June 11, 2003
A waterside airport with a long history. A mayor who wanted to close part of the airport and turn it into a park and other developments. Leading up to yesterday's election, it sounded depressingly like Chicago's Meigs Field.
But this time the outcome was much different. No bulldozers will be ripping up the runway at St. Petersburg, Florida's Albert Whitted Airport. Thanks to the hard work of local airport advocates and AOPA, aircraft will be landing at SPG in perpetuity. By a three-to-one margin, St. Petersburg voters rejected a proposal to close the airport and turn half of it into parkland. And the overwhelming nature of the victory prompted Mayor Rick Baker to abandon his "compromise" proposal to close one runway and sell some land for development.
"The Aircraft Owners and Pilots Association is pleased that the voters of St. Petersburg have finally put to rest the threat to this vital airport," said AOPA President Phil Boyer. "AOPA is absolutely committed to saving airports. Just as we fought for Meigs Field, AOPA will battle to stop any local government from destroying a vibrant, taxpayer-supported airport. And we'll do more than just issue a press release. We have, and we will, commit significant resources to the fight."
For Albert Whitted, AOPA spent more than $100,000 and put "boots on the ground" to help local airport supporters win the election battle to preserve the airport.
Bill Dunn, AOPA vice president of airports, was the association's "field general." He made frequent trips to St. Petersburg in the weeks before the election, meeting with city officials to explain the benefits and importance of keeping the airport open. He also met with the airport support groups to determine how AOPA could best help their cause, was AOPA's spokesman to the local media, and was there to talk to the voters on election day and be part of the victory celebrations.
The association hired a local political consultant to develop a sound strategy and follow it through to Election Day. AOPA commissioned scientific polling to determine the most effective messages with the voters. Based on that research, AOPA ran ads in local newspapers, placed television ads targeted to the most likely voters in St. Petersburg, and sent direct mail [see mailer 1 and mailer 2] to registered voters.
AOPA Airport Support Network volunteer Jack Tunstill was in many ways the face of the issue. He would give three or more speeches a day to civic groups, and was a major spokesman for the airport in the media. A local flight instructor, Tunstill spoke with authority on the value of the airport to the community.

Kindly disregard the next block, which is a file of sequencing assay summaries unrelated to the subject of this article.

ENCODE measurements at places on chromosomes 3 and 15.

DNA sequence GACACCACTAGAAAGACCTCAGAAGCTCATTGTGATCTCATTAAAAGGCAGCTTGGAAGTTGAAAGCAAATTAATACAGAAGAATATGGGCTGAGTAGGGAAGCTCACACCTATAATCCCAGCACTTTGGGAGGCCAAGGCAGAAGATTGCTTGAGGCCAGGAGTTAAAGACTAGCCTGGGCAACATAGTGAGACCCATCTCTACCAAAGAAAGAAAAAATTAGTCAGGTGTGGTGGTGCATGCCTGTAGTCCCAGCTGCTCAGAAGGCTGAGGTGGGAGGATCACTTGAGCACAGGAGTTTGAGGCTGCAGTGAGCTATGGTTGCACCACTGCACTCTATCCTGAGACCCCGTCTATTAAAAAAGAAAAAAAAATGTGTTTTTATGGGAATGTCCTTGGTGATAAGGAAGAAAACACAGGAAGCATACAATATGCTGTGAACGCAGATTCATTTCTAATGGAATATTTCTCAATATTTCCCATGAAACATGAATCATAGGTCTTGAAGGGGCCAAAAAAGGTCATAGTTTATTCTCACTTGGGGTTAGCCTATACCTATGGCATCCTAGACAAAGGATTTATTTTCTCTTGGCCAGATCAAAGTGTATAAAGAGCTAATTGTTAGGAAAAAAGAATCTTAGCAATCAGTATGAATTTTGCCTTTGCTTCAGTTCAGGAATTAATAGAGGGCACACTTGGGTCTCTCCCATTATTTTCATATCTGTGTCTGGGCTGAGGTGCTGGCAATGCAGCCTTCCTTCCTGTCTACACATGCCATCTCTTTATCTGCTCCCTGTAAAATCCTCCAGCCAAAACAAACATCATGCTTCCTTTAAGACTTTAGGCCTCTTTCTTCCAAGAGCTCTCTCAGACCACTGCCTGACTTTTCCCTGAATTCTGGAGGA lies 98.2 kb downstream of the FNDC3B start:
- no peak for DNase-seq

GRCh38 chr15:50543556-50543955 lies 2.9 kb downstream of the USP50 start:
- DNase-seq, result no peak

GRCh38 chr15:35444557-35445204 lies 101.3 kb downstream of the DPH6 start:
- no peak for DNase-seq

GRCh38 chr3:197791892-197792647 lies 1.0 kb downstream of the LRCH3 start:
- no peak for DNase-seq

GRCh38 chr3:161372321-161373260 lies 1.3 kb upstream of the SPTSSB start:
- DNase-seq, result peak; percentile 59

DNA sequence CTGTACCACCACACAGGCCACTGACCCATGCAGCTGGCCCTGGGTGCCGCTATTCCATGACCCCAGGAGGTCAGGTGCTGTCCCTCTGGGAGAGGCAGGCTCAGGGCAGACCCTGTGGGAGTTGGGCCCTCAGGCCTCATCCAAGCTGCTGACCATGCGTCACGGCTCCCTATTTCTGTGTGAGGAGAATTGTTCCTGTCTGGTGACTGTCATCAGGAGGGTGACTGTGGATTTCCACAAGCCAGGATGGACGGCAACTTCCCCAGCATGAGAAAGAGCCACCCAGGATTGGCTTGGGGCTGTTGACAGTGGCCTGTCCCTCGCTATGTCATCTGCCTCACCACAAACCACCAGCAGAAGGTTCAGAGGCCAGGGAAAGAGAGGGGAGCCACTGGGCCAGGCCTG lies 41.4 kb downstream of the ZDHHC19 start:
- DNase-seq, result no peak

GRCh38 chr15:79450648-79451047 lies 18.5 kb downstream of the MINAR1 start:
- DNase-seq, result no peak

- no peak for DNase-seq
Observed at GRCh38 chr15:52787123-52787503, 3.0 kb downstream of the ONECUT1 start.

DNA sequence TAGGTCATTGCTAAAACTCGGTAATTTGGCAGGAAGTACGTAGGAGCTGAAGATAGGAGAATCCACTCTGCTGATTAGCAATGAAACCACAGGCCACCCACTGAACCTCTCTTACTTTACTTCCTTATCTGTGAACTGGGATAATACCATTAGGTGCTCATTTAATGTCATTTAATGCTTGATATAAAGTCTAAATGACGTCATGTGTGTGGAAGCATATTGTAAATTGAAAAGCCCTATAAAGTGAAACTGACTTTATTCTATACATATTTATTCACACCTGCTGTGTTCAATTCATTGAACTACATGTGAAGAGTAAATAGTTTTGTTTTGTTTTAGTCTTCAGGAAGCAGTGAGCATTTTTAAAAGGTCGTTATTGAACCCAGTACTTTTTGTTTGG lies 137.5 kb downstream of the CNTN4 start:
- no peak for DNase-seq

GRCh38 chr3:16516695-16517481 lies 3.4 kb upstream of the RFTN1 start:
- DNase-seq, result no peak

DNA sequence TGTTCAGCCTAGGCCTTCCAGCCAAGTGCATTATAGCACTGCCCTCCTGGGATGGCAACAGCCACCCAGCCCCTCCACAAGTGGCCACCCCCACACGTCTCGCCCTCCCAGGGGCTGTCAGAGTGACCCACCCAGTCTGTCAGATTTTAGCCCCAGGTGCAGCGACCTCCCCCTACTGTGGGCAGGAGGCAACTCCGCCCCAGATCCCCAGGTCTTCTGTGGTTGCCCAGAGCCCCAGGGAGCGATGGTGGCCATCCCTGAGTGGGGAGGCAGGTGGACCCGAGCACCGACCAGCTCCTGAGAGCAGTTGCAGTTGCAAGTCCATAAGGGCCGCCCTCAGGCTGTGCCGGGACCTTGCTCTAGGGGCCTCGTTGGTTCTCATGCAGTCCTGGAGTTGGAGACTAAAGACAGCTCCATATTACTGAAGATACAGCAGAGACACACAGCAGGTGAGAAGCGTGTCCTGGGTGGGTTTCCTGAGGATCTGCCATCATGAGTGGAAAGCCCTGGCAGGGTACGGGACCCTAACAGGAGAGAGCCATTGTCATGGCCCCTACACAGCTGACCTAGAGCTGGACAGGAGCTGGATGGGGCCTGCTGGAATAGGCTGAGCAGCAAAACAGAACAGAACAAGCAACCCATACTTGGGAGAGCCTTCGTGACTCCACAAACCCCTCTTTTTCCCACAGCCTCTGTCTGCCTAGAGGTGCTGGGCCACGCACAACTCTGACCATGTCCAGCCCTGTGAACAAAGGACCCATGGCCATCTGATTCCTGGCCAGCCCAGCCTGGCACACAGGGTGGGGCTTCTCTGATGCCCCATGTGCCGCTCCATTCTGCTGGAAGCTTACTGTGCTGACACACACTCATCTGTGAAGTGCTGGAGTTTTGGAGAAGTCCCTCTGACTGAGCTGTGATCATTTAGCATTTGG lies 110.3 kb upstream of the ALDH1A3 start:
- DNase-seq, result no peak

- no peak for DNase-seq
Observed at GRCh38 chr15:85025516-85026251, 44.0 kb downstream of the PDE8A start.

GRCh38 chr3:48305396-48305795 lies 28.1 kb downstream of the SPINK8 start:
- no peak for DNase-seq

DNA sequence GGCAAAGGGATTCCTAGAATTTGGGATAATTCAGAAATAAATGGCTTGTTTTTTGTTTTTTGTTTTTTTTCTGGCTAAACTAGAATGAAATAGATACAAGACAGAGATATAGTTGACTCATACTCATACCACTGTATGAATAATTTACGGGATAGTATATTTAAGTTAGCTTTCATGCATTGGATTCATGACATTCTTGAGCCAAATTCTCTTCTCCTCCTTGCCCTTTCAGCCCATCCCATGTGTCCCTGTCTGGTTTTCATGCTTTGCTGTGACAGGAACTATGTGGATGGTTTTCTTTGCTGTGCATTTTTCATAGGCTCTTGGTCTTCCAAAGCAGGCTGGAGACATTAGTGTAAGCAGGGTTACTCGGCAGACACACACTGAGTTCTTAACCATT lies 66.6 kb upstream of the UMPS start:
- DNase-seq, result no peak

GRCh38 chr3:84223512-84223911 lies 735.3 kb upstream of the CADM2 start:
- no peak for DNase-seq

Ruth Varn, who was awarded AOPA's Sharples Award in 1986 for her airport activism the last time the airport was threatened, headed the Albert Whitted Advisory Committee and the Albert Whitted Political Action Committee. The groups' many educational and advocacy efforts included advertising in the St. Petersburg Times and political signs around town telling voters how they should vote on the multiple ballot issues affecting the airport.
The Albert Whitted Preservation Society held an air show at the airport to help promote it to the community and conducted "support Albert Whitted" demonstrations. Some 1,600 volunteers were involved with the two groups.
"We lived and breathed this issue for the last 30 days," said Boyer. "Any national organization that truly wants to make a difference has to be willing to make this kind of commitment to the issue.
"AOPA's commitment and the voters' choice should send a strong message to politicians everywhere," said Boyer. "Airports are important and we will fight to keep them."
The 400,000 members of AOPA make up the world's largest civil aviation organization. AOPA is committed to ensuring the continued viability, growth, and development of aviation and airports in the United States. These airports are a vital and critical component of a national transportation system.
Collaboration between the German government, academia, and airplane manufacturers may make future aircraft cabins more protective of pilots and passengers. The Safety Box team plans to apply auto racing technology to general aviation.
A father and his 14-year-old son were helping another pilot ferry a newly purchased aircraft from California to their home field in Virginia. The three made an overnight stop in Albuquerque before flying on to Illinois for fuel. But shortly after they parked the aircraft in Marion, Ill., they were approached by as many as 18 uniformed and non-uniformed law enforcement officers who came running toward the airplane.
VOLUNTEER AT AN AOPA FLY-IN NEAR YOU!
SHARE YOUR PASSION. VOLUNTEER AT AN AOPA FLY-IN. CLICK TO LEARN MORE >>>
VOLUNTEER LOCALLY AT AOPA FLY-IN! CLICK TO LEARN MORE >>>
BE A PART OF THE FLY-IN VOLUNTEER CREW! CLICK TO LEARN MORE >>>